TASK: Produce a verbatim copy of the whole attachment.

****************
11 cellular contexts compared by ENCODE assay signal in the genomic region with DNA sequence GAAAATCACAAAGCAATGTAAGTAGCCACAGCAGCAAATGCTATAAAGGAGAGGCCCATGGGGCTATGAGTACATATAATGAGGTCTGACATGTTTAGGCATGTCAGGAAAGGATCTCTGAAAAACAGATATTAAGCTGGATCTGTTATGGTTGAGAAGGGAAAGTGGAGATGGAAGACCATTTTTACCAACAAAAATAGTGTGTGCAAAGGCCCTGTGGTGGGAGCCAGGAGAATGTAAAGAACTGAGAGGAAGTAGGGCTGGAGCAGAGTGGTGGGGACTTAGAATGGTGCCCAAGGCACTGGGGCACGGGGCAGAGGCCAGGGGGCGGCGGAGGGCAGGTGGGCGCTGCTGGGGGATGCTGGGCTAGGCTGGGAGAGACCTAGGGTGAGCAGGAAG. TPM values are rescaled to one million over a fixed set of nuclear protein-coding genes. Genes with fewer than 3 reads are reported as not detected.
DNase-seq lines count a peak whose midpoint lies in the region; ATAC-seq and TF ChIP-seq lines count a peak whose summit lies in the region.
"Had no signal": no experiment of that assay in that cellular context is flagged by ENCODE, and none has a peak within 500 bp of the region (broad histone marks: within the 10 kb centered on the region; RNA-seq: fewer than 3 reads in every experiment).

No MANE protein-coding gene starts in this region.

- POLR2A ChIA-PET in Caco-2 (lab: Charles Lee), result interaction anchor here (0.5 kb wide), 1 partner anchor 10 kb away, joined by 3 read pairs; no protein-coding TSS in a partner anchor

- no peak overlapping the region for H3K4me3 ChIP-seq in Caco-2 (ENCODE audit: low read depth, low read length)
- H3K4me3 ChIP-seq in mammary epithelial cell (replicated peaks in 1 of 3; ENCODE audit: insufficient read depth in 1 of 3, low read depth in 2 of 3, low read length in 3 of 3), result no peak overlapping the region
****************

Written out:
11 cellular contexts compared by ENCODE assay signal in the genomic region with DNA sequence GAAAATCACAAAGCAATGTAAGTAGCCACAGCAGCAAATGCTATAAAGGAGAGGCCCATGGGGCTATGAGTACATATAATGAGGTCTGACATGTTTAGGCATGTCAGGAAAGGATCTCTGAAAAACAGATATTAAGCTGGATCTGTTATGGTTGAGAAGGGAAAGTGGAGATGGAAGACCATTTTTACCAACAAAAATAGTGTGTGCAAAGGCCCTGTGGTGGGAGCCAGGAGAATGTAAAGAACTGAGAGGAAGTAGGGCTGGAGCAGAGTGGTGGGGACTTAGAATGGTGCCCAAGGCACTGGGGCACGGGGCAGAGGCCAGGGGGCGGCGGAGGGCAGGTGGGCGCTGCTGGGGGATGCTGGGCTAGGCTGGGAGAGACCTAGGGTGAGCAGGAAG. TPM values are rescaled to one million over a fixed set of nuclear protein-coding genes. Genes with fewer than 3 reads are reported as not detected.
DNase-seq lines count a peak whose midpoint lies in the region; ATAC-seq and TF ChIP-seq lines count a peak whose summit lies in the region.
"Had no signal": no experiment of that assay in that cellular context is flagged by ENCODE, and none has a peak within 500 bp of the region (broad histone marks: within the 10 kb centered on the region; RNA-seq: fewer than 3 reads in every experiment).

No MANE protein-coding gene starts in this region.

- POLR2A ChIA-PET in Caco-2 (lab: Charles Lee), result interaction anchor here (0.5 kb wide), 1 partner anchor 10 kb away, joined by 3 read pairs; no protein-coding TSS in a partner anchor

- no peak overlapping the region for H3K4me3 ChIP-seq in Caco-2 (ENCODE audit: low read depth, low read length)
- H3K4me3 ChIP-seq in mammary epithelial cell (replicated peaks in 1 of 3; ENCODE audit: insufficient read depth in 1 of 3, low read depth in 2 of 3, low read length in 3 of 3), result no peak overlapping the region